A pandemic of bubble maps

Besides COVID-19, we have an outbreak of bubble maps failing to communicate data effectively:

using two varying dimensions to show one-dimensional data is a weak and inefficient technique

Obviously, the overlapping is absurdly unreadable. But even if fixed, experts (e.g Tufte) agree: circles are a poor way to communicate relative magnitude. Firstly because we suck at judging differences between values encoded as the areas of shapes. Secondly because we especially suck at judging the relative area of circles.

If you’re attempting to communicate important data, rather than designing attractive wall art, please use a colour ramp (ideally scaled by population). That is a one dimensional encoding of one dimensional data, and it’s much easier to judge.

Compare: which of the following charts communicates where more cases have occured in London?

colour is better than area at communicating the difference between one-dimensional values

Journalists would be better off simply republishing Wikipedia’s images, or building on them. And out of The Guardian and The Daily Mail, I’m sorry to say the evidence suggests the Daily Mail better understands how to communicate data:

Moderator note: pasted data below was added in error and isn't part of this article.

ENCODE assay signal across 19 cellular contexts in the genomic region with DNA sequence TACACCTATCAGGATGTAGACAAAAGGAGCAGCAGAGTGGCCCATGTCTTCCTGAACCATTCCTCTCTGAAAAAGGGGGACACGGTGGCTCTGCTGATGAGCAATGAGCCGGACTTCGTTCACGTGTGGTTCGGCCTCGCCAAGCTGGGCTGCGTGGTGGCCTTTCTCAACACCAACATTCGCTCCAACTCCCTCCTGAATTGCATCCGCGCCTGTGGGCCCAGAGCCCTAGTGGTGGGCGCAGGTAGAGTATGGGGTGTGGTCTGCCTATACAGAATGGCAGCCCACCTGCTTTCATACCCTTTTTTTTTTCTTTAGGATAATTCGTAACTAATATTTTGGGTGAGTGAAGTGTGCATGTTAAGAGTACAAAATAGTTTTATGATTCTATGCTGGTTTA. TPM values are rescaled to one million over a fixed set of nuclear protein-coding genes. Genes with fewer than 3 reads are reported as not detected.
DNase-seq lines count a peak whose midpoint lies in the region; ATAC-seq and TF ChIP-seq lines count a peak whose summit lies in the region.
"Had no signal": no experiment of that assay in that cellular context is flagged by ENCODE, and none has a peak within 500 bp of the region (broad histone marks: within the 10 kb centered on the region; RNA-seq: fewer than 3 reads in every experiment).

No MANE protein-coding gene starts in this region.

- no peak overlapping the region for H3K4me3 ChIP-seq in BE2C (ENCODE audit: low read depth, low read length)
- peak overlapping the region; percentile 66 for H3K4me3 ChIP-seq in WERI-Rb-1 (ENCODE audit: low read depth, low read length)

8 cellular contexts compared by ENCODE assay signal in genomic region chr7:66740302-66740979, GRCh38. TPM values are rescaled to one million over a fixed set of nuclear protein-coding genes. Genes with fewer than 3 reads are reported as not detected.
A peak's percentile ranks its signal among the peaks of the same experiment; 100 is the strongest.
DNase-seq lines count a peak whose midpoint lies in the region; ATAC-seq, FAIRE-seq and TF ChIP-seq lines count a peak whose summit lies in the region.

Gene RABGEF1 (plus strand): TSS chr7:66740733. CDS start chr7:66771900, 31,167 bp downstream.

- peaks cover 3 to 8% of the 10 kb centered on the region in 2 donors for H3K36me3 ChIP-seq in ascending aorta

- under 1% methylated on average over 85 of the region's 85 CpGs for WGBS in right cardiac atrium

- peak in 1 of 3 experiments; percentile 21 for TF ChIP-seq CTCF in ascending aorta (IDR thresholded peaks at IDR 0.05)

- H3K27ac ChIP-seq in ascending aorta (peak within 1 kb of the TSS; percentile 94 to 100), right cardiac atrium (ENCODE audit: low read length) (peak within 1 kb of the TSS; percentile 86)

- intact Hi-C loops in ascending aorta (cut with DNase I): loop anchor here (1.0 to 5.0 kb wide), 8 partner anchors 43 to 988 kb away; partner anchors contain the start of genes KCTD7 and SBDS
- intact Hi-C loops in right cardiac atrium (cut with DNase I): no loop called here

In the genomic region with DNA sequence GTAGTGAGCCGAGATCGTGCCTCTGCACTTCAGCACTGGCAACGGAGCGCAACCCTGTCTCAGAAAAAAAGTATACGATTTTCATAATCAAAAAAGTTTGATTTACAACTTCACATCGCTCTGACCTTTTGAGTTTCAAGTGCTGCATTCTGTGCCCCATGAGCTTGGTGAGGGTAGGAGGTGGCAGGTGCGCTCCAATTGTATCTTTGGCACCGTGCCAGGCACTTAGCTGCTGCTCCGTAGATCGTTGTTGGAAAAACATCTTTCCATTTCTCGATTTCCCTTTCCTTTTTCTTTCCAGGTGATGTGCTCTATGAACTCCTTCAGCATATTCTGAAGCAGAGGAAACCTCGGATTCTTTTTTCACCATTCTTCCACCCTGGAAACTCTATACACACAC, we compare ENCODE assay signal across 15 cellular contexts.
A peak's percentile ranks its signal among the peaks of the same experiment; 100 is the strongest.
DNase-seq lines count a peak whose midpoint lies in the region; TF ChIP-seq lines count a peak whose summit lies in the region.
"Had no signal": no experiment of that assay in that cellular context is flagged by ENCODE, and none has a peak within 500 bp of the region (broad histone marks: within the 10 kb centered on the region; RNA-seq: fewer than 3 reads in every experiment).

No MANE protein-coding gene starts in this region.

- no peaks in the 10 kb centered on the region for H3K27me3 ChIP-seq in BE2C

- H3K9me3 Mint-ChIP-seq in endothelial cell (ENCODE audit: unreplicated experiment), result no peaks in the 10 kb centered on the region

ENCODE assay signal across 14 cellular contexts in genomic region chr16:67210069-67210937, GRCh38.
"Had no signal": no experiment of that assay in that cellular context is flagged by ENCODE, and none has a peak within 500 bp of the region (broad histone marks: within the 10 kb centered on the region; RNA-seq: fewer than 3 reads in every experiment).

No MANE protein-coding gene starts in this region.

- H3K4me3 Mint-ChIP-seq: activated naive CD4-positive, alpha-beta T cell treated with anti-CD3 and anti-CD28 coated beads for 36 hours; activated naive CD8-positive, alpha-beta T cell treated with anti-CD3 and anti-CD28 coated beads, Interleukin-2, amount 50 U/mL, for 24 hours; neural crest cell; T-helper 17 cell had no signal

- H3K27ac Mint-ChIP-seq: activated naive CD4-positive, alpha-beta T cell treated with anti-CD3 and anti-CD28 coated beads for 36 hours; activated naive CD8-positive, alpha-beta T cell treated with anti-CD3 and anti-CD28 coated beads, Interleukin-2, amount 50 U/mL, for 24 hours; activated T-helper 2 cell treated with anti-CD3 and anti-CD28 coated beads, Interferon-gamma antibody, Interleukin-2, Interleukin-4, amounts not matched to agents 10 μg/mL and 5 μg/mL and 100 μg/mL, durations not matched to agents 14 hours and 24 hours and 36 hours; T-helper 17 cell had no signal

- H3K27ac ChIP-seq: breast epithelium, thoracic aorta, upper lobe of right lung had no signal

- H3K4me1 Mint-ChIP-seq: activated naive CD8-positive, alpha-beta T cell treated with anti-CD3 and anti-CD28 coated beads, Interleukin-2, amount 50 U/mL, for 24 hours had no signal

oh dear


The use of two (or three) varying dimensions to show one-dimensional data is a weak and inefficient technique, capable of handling only very small data sets, often with error in design and ambiguity in perception. These designs cause so many problems that they should be avoided.

Tufte 2001, P. 71

bar figures give the most accurate comparisons, the circles and squares less accurate

Croxton, F. E., & Stein, H. (1932). Graphic comparisons by bars, squares, circles, and cubes. Journal of the American Statistical Association, 27, 54–60

Useful COVID-19 map visualisations